Medical Careers Program welcomes new teacher London Mackey

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Edena Ichel, Mirada Staff

After owning and running her own company that worked with doctors to help get drugs on the market for over 10 years, Medical Careers teacher London Mackey decided that she wanted to become a teacher.

 “I was interested in education because I’ve always taught others throughout my job experiences and I think that after settling in, I could show students how amazing and interesting medicine is,” said Mackey. 

She didn’t know quite where to start until she learned about a program called CTE, Career and Technical Education, that placed her at Rio at the start of last year.  

“I was looking for a position to become a biology teacher and then I found out that CTE existed for people who had been in medicine for at least three years, which I qualified for,” said Mackey.

Although Mackey knew her first year teaching was going to be a difficult one, full of challenges because of COVID, she went into the year with a positive attitude. However, one of the many challenges that she would soon face came earlier than expected. 

“On my very first day teaching, my zoom didn’t work, so the principal had to come on and spend the entire day listening to me teach online,” said Mackey. “Looking back, it was just so funny and strange how things could go sideways so quickly.”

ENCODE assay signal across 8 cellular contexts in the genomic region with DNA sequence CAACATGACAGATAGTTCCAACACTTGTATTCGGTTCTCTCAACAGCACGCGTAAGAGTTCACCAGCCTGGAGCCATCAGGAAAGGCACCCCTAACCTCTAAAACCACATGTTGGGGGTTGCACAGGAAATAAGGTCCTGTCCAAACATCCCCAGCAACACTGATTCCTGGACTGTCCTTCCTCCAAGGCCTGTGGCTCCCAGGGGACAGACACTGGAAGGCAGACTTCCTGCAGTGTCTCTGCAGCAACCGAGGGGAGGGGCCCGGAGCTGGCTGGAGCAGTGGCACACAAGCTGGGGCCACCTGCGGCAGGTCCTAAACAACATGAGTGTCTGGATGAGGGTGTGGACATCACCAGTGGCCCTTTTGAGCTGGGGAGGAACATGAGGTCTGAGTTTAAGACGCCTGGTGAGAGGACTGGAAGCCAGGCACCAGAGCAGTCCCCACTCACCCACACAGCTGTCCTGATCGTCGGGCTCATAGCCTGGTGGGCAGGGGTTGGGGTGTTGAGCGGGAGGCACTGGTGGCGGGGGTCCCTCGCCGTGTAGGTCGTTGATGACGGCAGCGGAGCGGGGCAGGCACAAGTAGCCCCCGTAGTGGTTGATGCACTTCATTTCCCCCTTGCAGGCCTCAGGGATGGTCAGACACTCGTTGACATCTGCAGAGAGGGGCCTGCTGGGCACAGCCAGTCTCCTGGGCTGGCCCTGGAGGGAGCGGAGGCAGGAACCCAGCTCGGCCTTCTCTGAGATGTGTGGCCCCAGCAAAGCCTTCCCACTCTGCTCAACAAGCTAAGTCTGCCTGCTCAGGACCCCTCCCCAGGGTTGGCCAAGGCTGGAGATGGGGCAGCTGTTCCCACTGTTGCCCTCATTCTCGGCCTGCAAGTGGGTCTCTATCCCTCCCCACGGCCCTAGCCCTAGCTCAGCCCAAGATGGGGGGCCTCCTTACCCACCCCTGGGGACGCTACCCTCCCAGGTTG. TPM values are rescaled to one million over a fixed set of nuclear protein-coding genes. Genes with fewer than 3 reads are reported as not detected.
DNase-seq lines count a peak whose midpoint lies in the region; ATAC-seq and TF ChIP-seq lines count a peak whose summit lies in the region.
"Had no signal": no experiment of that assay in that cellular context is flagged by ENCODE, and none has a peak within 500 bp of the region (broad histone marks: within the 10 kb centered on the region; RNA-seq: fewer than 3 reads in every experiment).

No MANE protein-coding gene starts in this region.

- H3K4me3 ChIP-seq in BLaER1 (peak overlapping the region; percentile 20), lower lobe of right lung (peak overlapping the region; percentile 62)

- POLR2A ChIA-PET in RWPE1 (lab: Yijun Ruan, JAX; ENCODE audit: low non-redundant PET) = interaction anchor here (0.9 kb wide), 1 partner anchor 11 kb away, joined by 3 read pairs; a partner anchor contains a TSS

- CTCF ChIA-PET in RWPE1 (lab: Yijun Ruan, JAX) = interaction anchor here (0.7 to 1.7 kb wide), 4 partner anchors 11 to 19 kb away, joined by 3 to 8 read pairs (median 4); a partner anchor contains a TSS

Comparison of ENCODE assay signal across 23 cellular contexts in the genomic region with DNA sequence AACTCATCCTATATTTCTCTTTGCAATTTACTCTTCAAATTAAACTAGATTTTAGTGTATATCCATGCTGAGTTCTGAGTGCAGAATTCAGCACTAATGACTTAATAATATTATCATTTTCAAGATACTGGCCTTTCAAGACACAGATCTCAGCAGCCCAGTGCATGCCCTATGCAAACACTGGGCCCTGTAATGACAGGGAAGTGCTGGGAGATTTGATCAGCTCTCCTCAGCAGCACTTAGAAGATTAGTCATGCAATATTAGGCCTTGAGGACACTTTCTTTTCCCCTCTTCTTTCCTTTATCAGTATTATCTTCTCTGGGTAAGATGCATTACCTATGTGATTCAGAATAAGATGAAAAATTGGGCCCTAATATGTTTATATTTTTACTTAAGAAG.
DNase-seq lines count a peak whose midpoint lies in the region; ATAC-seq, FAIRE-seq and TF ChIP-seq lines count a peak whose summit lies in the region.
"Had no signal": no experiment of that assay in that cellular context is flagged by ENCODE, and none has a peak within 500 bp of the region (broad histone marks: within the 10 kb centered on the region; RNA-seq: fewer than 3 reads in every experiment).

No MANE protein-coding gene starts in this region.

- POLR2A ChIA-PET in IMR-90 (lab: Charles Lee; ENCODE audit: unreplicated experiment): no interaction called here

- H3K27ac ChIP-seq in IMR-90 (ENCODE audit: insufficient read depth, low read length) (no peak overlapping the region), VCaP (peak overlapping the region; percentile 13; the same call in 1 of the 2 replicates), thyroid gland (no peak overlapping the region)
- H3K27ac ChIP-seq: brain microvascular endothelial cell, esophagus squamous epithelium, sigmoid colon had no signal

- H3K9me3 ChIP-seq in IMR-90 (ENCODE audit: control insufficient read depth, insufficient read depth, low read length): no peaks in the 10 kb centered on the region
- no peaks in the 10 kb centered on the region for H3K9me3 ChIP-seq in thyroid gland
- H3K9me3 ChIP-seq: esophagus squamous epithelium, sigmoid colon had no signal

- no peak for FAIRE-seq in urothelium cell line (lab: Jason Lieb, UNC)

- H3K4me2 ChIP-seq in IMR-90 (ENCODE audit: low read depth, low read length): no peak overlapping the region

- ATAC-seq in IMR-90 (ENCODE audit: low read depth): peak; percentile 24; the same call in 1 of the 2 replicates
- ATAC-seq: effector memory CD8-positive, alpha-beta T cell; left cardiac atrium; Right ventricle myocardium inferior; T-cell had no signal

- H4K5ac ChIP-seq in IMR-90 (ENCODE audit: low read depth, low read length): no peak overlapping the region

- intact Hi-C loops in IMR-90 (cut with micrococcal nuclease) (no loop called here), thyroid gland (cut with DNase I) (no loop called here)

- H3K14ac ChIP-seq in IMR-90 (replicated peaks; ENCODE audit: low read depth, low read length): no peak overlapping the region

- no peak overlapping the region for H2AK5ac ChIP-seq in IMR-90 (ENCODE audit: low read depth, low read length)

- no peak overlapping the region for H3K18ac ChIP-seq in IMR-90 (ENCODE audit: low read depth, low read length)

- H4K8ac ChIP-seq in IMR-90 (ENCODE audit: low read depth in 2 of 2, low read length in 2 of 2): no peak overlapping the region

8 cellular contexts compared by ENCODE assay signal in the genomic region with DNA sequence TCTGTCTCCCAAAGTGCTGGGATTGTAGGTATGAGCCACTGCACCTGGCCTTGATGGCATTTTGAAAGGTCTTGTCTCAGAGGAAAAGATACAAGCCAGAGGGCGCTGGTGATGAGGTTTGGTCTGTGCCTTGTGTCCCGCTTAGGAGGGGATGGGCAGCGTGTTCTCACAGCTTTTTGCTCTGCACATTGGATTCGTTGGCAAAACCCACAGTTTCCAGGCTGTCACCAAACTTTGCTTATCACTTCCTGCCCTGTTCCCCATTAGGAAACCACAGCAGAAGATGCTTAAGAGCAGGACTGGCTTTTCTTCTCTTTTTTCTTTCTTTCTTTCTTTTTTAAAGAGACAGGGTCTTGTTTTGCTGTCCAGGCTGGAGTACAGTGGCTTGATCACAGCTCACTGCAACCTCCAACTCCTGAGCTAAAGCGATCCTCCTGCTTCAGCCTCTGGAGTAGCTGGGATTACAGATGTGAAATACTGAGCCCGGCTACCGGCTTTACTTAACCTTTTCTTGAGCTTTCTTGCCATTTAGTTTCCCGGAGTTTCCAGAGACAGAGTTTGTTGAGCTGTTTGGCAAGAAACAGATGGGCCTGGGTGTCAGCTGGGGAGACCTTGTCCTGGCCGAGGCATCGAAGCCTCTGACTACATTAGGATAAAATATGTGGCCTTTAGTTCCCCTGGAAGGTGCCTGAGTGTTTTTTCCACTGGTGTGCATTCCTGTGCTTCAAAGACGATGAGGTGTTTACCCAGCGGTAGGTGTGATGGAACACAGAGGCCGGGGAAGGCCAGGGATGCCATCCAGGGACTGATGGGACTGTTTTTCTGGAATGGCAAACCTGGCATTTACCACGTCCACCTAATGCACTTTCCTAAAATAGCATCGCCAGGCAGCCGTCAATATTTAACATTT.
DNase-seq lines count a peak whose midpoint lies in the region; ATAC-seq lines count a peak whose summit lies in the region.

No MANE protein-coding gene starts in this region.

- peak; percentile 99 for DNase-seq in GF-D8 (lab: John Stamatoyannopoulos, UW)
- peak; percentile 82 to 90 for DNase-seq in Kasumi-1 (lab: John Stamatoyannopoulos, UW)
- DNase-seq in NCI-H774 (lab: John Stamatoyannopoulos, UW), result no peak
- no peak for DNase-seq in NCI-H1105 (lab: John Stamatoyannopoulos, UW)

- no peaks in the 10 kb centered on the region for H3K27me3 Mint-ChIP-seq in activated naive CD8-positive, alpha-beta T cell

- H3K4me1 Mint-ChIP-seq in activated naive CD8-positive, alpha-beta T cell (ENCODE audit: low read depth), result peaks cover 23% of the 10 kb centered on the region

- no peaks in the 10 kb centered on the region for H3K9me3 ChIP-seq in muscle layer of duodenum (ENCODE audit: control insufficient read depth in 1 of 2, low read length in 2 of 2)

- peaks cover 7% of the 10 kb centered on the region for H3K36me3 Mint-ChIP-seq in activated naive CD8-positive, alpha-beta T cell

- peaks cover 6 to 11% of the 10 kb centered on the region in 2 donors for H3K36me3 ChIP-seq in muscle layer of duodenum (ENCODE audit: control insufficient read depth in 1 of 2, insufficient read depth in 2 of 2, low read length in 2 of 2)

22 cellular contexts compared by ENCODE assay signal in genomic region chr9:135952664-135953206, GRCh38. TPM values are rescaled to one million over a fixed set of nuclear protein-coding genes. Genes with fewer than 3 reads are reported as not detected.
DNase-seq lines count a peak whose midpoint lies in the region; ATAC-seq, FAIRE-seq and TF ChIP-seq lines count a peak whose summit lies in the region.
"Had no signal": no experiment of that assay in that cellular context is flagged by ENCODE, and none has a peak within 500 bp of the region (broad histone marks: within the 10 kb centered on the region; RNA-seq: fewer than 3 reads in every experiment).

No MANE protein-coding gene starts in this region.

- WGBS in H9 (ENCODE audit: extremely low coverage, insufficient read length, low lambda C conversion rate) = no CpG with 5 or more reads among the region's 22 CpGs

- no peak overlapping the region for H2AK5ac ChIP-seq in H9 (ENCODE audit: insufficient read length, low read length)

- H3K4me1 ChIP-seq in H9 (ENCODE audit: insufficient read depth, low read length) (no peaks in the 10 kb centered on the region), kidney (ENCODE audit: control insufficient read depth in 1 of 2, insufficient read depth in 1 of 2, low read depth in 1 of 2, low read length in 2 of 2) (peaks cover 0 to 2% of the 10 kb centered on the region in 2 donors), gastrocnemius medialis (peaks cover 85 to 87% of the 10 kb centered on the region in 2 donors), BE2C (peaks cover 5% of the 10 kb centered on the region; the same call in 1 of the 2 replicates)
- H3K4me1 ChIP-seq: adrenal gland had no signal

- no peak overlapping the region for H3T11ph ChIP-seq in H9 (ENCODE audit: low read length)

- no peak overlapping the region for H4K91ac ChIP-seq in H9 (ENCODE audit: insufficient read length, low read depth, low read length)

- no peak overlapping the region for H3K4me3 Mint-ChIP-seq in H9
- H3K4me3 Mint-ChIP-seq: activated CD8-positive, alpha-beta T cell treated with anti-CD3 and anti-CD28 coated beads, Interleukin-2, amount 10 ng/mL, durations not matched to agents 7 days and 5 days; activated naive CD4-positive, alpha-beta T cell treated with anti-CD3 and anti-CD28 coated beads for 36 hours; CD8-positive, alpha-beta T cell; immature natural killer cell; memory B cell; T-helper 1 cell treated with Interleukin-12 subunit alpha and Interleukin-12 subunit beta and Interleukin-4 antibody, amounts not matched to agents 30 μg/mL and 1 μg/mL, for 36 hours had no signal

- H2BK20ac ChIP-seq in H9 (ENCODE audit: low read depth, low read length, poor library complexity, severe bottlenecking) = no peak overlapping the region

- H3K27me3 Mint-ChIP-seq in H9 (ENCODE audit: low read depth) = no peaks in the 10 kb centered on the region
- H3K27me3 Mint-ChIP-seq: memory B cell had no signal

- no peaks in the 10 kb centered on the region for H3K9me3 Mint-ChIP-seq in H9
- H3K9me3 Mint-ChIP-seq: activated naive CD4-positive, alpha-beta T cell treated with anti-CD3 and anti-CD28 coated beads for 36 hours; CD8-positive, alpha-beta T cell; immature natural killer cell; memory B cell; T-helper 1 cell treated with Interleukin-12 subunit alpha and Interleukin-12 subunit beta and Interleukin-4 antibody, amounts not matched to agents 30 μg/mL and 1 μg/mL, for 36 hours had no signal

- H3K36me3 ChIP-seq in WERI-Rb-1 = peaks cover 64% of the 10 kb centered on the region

From teaching her seniors over zoom how to take blood pressures to preparing them to become Certified Medical Assistants, Mackey quickly adapted to the circumstances of being a first-year teacher online. However, she felt that the most important aspect of being a teacher–forming connections and interacting with students–was missing, and the whole experience sometimes seemed like a crazy dream.

“When I was teaching on zoom I felt like if I ever woke up at a hospital and they told me I was in a coma, it would make sense to me,” said Mackey. “Talking to tiny boxes on a screen just didn’t feel real.”

When in-person school opened back up last April, Mackey had to readjust all over again, both to being a teacher and working at the school, as she had only been on campus twice before. 

This year, now in person full-time, Mackey still learns something new every day but enjoys being back. 

“I have to keep reminding myself that I’m still new even though I started last year, since this is my first full year at school and on campus,” said Mackey. “We all need to cut each other some slack, though I think that applies all the time and not just in this situation.” 

After last year, Mackey takes teaching day by day and loves seeing her students “being funny and real,” even if it may distract from class every now and then. 

 

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